Get ’em while you can…

Well that was quick. Just after posting my thoughts on an affordable scope, I found out Nikon is getting out of the scope business. No more Nikon scopes will be made after this year. That kind of sucks because their Prostaff and Monarch lines at least were decent quality and affordable. And discontinuing it just when I’m ready to buy??? The good news is they’re still available. Ordered my Prostaff today for $327. Also ordered a Warne rail for my Remington 700. Decided not to go with the LaRue QD mount though. Not really sure what I’ll use yet.

I guess the take away is get things you like while you can. The market is very fluid and what’s there today could be gone and then you’re stuck with a lesser option (still kicking myself for not buying a Leupold Mk4 MR/T 2.5-10 when they were available).

The good news is they’re still easy to find for now. If you want one, get it while you can. Only question is how will the lifetime warranty work if Nikon is no longer making scopes? For me, taking that chance is worth it. Hope to have this mounted by Christmas, load some rounds, and do range testing over New Years.

Peace out,
porcupine

Mule Scope

In drag racing, a test mule is a car used for testing engines. It lets racers do engine development and testing without sidelining their main race car. It’s a great concept, and I’m thinking of using it for testing rifles. I like trying new rifles. Good, meh, or junk rifles, they’re all fun to mess around with. For accuracy testing you need a scope, and scopes can get expensive. So I’m thinking about getting a “test mule” scope and using it for accuracy testing. Instead of buying a dedicated scope every time I get a new rifle, just get one scope and move it from rifle to rifle…

What makes a good test mule scope?

I’m looking for a few things in a testing scope. First, it needs to be a decent quality scope. Maybe not Leupold or Night Force quality, but also not a cheap piece of junk. It needs to be able to hold zero and withstand lots of use, sometimes with hard recoiling magnums. Second, it needs to have a good reticle. I’m testing for accuracy, shooting at a fixed (measured) range. A bullet drop compensating (BDC) reticle is great for a hunting rifle, but not so much for accuracy work. A plain reticle is just OK in my opinion. I kind of like reticles with hash marks, like the Nikon MK1-MOA reticle (other scope makers offer similar).

Third, I want decent magnification. I’m shooting between 100 and 600 yards, so 4-16x is OK, 5-20x or 6-24x would be better. Finally, the scope needs to be affordable. I know that’s open to interpretation. To me, affordable is $500 or less – hopefully less.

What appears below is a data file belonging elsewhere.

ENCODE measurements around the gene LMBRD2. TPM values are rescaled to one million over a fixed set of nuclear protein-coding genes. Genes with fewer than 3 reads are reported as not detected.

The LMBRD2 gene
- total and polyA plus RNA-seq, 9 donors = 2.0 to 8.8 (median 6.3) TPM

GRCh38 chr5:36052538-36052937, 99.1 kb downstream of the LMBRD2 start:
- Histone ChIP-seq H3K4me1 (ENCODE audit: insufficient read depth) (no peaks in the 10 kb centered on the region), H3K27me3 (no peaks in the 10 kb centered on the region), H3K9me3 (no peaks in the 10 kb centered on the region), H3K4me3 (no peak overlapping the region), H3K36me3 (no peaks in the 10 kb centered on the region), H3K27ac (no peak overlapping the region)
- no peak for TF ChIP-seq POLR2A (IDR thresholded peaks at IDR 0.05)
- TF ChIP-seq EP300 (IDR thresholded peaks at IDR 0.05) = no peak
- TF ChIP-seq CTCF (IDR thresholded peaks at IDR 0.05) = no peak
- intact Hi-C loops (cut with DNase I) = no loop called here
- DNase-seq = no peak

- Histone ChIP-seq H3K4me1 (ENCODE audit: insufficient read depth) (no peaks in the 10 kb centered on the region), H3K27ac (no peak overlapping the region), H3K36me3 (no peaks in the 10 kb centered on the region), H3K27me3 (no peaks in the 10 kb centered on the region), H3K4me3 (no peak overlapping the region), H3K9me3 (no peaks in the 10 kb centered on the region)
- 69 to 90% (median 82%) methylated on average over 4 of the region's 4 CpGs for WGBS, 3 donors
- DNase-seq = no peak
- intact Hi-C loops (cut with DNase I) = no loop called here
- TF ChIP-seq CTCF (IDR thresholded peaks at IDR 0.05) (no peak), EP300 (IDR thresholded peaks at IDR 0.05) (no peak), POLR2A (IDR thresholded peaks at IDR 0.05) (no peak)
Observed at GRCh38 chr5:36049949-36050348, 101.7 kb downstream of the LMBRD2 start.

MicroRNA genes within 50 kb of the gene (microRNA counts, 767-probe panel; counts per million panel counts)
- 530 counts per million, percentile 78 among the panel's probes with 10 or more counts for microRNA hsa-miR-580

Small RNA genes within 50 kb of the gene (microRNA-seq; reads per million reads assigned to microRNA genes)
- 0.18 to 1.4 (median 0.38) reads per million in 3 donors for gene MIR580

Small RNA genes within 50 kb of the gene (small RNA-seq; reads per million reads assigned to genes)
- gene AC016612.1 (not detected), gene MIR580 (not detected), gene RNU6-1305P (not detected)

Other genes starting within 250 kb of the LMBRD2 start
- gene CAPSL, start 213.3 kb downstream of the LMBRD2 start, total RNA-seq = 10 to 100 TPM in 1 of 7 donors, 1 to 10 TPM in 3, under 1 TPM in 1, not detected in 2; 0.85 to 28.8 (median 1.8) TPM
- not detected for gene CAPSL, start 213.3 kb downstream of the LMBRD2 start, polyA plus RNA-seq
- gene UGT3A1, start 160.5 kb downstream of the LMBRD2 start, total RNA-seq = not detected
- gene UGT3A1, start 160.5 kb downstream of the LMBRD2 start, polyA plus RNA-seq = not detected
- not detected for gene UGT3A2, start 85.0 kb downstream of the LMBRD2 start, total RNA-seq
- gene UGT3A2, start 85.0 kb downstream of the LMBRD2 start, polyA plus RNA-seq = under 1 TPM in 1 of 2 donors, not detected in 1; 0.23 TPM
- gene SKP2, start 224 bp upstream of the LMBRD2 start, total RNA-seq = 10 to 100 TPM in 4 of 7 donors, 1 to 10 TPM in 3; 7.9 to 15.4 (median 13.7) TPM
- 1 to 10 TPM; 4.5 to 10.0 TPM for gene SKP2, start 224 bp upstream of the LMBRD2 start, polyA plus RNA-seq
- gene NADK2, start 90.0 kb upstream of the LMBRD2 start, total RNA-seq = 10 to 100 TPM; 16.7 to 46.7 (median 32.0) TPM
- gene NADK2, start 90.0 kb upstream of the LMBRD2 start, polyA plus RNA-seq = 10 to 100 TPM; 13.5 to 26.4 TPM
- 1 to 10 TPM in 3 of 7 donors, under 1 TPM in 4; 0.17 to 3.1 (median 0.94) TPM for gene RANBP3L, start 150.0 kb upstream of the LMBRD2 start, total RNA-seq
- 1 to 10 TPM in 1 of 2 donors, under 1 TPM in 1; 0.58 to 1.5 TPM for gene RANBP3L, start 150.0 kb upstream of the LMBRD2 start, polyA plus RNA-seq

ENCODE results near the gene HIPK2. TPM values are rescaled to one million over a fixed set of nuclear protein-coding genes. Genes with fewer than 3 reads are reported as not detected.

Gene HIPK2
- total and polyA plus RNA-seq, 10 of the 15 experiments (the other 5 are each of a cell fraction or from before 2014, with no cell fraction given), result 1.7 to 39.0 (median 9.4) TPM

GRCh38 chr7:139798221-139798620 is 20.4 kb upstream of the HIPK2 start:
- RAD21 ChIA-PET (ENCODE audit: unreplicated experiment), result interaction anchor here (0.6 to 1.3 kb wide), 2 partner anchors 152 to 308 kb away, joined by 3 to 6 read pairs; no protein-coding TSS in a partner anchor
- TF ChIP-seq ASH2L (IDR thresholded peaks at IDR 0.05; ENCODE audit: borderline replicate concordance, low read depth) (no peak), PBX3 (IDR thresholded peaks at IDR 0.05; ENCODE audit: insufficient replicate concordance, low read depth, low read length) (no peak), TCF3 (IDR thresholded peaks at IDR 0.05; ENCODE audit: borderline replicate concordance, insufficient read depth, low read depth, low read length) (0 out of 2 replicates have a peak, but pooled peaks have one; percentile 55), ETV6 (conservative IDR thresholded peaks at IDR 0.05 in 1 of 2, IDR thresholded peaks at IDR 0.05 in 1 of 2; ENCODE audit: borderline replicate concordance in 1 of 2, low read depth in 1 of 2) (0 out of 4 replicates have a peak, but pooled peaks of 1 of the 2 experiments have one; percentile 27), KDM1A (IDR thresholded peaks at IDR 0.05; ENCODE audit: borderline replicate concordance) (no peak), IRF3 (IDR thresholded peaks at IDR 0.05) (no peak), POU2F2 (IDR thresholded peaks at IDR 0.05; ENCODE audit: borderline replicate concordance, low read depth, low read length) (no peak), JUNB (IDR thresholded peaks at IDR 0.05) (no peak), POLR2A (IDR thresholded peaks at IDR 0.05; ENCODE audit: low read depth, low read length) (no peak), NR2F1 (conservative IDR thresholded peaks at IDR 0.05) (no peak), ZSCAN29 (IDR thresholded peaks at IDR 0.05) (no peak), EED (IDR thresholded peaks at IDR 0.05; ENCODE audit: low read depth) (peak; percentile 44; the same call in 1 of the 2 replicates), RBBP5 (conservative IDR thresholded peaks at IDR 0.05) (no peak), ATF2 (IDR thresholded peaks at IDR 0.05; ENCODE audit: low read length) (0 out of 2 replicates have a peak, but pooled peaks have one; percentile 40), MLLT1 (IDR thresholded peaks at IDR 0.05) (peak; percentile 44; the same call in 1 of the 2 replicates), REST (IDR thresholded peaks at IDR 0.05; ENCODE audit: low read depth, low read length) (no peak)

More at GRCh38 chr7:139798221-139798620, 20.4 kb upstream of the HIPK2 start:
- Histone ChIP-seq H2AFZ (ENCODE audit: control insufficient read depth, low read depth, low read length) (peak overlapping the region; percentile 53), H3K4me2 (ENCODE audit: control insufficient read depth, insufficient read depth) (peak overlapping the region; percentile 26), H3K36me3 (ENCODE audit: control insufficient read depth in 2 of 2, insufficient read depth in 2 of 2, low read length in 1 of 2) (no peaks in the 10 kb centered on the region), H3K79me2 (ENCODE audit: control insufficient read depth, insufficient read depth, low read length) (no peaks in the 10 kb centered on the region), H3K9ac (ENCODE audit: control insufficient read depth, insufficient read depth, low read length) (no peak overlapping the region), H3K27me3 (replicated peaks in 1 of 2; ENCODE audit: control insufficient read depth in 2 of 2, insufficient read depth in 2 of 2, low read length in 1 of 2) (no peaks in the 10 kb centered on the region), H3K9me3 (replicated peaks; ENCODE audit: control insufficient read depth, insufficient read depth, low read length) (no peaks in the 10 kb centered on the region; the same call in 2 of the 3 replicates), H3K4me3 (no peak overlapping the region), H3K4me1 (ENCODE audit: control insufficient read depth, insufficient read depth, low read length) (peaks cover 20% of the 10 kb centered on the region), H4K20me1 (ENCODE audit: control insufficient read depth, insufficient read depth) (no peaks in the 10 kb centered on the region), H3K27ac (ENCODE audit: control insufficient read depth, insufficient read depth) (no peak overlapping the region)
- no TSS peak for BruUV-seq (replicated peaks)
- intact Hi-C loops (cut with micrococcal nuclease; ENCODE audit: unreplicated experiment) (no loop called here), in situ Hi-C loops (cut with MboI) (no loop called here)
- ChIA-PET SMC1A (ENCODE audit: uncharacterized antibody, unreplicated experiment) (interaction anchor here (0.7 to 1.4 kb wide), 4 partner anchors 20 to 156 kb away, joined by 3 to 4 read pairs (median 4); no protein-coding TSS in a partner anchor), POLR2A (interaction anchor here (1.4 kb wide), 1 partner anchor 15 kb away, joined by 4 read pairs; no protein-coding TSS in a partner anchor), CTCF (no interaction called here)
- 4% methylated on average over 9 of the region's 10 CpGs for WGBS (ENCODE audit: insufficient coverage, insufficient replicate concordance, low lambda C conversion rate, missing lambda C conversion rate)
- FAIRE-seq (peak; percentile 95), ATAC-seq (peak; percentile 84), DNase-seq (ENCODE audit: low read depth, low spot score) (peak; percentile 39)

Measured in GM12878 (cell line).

What I don’t need are frills. I’m shooting in a controlled environment during daylight hours. No need for an illuminated reticle. I also don’t care whether the reticle is first focal plane (FFP) or second focal plane (SFP). For my use, it doesn’t matter.

Nikon Prostaff P5 4-16x42SF Matte MK1-MOA

My first thought was the Nikon Monarch M5 5-20x50SF. Really nice scope, but about $120 more than I can afford right now. Even the 4-16x model is $90 over budget. After doing more looking, I’m leaning towards the Prostaff P5 4-16x42SF Matte MK1-MOA. It’s probably not quite as nice as the Monarch, but I think it will meet my needs. Besides, it’s about $240 cheaper than the Monarch – money I can use for ammo or reloading stuff.

For a dedicated scope, I’d just go with rings. For a test mule scope, I’m going with a picatinny scope base on the rifles and a LaRue QD Cantilever mount on the scope. The picatinny base is almost as cheap as traditional rings (depending on brand) and make swapping scopes really easy. The LaRue mount is kind of pricey, but I only need one and the convenience is worth the cost – at least to me.

I hope to get everything ordered by the end of this month and test between Christmas and New Years. I’m reworking some 7mm Mag loads that a friend gave me and I’m really looking forward to trying them out. If you test multiple guns, i hope you consider¬† putting together a test mule scope setup. In the long run, it can save a lot of money and a ton of hassle. Until next time…

Peace out,
porcupine